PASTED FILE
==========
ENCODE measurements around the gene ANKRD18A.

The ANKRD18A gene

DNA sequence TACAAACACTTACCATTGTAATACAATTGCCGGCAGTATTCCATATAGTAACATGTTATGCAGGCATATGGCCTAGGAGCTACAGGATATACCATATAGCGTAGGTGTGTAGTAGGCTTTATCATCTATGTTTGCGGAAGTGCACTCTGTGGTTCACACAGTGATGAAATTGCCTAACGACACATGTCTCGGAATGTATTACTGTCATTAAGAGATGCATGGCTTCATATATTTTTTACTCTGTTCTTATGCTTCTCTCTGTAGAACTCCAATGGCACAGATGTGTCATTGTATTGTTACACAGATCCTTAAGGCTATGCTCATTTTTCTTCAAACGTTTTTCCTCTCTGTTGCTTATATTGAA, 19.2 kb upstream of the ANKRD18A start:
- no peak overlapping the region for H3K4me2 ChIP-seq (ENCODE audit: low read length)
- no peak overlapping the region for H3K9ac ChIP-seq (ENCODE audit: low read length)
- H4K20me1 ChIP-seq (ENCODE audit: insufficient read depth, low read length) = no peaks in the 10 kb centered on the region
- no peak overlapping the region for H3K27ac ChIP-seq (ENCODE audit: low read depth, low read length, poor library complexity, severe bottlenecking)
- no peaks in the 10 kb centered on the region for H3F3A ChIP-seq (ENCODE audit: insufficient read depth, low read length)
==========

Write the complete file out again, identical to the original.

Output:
ENCODE measurements around the gene ANKRD18A.

The ANKRD18A gene

DNA sequence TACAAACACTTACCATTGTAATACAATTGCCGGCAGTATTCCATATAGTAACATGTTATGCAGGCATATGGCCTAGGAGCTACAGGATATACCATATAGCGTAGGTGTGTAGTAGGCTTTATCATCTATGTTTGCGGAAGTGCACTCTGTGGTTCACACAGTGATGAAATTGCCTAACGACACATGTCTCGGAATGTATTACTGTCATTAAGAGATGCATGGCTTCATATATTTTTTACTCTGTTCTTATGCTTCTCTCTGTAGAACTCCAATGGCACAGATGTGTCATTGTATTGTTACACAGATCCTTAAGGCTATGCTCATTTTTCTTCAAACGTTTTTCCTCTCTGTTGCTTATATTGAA, 19.2 kb upstream of the ANKRD18A start:
- no peak overlapping the region for H3K4me2 ChIP-seq (ENCODE audit: low read length)
- no peak overlapping the region for H3K9ac ChIP-seq (ENCODE audit: low read length)
- H4K20me1 ChIP-seq (ENCODE audit: insufficient read depth, low read length) = no peaks in the 10 kb centered on the region
- no peak overlapping the region for H3K27ac ChIP-seq (ENCODE audit: low read depth, low read length, poor library complexity, severe bottlenecking)
- no peaks in the 10 kb centered on the region for H3F3A ChIP-seq (ENCODE audit: insufficient read depth, low read length)